And on here on this thread there seems to be a divergence of opinion too. I know what I mean by “improv” but is that the same as others. Where it’s also important is when someone asks for advice here such as: “what scales do I use to improvise?” do they really mean on the spur of the moment or is the question really about: “which scales do I play over a given blues chord progression?”

If you have to think about the scales you’re not really improvising.

So I had a look at some of the lessons I skipped on JG and “improvisation” first appears at Grade 2 Lesson 13. And this lesson results in a set tabbed solo - so not really teaching improvising. As I thought, improvising is in danger of becoming a synonym for playing lead guitar.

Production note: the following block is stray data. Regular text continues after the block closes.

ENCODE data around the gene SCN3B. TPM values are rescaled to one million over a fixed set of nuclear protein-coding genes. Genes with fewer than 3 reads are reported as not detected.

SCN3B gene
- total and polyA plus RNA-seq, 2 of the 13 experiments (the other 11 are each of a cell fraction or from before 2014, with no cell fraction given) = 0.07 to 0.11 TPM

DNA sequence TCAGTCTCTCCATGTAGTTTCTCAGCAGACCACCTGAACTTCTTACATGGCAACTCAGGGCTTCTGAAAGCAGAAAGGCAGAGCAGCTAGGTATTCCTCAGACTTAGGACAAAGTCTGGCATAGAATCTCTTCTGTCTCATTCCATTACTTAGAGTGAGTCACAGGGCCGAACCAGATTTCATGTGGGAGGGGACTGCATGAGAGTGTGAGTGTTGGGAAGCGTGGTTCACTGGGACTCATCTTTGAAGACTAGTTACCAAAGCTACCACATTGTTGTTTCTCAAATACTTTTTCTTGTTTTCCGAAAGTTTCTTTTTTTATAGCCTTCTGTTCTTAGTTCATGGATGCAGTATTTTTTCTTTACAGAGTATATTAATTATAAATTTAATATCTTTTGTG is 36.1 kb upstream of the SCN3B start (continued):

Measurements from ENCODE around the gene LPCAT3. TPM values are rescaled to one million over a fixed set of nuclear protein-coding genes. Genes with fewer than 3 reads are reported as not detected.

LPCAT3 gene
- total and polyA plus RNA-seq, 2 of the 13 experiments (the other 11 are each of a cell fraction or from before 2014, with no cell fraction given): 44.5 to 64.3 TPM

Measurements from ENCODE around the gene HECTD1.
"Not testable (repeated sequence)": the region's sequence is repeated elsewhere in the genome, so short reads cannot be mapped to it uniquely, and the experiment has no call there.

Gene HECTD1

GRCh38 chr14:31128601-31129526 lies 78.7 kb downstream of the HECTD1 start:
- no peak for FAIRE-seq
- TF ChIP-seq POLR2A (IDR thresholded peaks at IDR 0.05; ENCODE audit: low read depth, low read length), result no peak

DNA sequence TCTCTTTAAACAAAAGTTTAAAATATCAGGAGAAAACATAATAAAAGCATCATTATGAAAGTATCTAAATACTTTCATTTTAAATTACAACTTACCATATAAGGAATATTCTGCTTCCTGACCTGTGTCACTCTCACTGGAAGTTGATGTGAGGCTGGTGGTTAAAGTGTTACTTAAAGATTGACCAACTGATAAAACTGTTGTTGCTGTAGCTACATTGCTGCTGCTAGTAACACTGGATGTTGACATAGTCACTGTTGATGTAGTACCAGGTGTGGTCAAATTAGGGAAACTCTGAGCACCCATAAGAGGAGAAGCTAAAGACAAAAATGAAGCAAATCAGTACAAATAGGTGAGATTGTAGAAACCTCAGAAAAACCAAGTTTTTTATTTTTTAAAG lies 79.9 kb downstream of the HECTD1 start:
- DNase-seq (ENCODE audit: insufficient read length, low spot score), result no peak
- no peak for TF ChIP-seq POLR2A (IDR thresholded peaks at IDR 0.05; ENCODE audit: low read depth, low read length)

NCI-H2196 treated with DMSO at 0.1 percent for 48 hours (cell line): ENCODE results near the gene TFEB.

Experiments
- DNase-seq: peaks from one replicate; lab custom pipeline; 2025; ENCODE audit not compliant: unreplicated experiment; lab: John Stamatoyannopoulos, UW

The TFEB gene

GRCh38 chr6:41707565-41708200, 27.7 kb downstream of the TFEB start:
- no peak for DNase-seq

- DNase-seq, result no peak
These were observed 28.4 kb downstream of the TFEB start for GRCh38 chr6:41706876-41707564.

Do you have to know how to improvise to play lead?

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Hey Peter,

Mate, I’m just not sure where you’re going with all this.
This community is mostly full of beginner and intermediate players, with a sprinkling of some advanced folk that we are fortunate to have with us.
If someone wants to learn how to improvise, find there own voice , play lead etc, then they’re gonna have to practice it. Thats what we’re doing here. And that obviously involves some thought, pre-planning, trial and error, and initially some forced, mechanical, type of playing. And plenty of time.
Over time, hopefully this process becomes more organic and fluid. Never as fast as we’d like though. And what someone is thinking about when truly ‘improvising’ is anyone’s guess. They may be thinking about scales etc, maybe not. They may be sweating bullets.
Call it playing lead, call it improv, call it finding your own voice, call it whatever you like. Its all in the mix. I just look at it all as a spectrum going from the mechanical and forced to the organic and natural over time.